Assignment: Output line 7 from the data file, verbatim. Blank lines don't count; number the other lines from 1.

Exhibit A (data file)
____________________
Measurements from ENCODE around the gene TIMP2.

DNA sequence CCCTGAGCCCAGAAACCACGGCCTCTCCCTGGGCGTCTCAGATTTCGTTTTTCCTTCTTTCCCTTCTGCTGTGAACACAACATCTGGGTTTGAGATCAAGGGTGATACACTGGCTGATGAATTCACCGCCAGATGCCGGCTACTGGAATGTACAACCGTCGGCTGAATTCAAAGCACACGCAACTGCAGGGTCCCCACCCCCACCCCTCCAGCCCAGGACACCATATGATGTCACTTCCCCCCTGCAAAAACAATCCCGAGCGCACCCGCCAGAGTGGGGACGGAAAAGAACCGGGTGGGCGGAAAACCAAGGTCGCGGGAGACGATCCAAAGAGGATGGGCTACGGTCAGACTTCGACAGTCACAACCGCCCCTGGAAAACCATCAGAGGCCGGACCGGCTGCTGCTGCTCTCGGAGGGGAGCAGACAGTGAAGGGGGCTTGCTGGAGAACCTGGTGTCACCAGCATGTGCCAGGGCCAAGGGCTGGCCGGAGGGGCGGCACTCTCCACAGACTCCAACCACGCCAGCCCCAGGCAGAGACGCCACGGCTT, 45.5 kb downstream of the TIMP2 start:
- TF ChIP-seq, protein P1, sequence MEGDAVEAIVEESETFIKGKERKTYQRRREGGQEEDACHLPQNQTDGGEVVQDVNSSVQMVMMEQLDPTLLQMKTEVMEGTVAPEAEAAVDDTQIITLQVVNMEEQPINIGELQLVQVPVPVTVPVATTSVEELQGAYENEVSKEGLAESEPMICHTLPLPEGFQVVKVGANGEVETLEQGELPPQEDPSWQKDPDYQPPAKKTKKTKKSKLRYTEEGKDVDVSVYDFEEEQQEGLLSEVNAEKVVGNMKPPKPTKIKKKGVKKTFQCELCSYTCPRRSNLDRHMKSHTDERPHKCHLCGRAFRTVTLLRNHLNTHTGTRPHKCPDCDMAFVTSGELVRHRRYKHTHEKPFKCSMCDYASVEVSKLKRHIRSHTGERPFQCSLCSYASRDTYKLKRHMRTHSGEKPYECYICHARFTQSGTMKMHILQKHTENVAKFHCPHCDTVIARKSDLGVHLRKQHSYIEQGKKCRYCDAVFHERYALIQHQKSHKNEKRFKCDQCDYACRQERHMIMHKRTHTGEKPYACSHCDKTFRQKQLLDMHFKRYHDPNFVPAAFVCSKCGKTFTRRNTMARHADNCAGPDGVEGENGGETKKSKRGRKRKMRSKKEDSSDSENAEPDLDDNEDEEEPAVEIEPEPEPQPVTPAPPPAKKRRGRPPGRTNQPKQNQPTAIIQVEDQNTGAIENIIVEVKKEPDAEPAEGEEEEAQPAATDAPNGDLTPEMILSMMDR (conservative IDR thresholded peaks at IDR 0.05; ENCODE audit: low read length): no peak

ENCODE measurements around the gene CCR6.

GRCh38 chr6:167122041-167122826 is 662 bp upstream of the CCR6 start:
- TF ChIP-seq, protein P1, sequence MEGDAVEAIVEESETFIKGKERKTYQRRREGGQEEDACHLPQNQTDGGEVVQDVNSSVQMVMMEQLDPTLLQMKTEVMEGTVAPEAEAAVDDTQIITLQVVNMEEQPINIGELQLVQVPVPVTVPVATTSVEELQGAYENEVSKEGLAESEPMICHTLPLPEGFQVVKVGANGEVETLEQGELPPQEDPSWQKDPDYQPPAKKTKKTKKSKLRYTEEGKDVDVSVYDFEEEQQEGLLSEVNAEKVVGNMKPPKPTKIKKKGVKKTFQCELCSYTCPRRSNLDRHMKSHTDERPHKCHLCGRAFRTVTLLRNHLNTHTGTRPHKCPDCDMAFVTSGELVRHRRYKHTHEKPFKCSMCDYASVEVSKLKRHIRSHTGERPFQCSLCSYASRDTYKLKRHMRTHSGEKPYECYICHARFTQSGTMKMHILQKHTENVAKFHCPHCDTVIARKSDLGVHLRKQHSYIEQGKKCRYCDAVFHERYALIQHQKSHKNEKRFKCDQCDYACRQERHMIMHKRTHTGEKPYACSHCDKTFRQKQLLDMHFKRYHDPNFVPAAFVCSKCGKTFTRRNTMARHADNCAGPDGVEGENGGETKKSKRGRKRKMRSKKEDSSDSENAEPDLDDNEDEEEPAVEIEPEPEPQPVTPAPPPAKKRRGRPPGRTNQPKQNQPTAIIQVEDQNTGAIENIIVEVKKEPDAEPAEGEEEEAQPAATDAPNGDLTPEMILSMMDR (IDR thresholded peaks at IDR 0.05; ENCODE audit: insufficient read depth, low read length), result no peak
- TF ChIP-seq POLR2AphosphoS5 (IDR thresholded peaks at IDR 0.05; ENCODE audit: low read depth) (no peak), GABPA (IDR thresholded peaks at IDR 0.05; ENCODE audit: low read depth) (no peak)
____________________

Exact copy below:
- TF ChIP-seq POLR2AphosphoS5 (IDR thresholded peaks at IDR 0.05; ENCODE audit: low read depth) (no peak), GABPA (IDR thresholded peaks at IDR 0.05; ENCODE audit: low read depth) (no peak)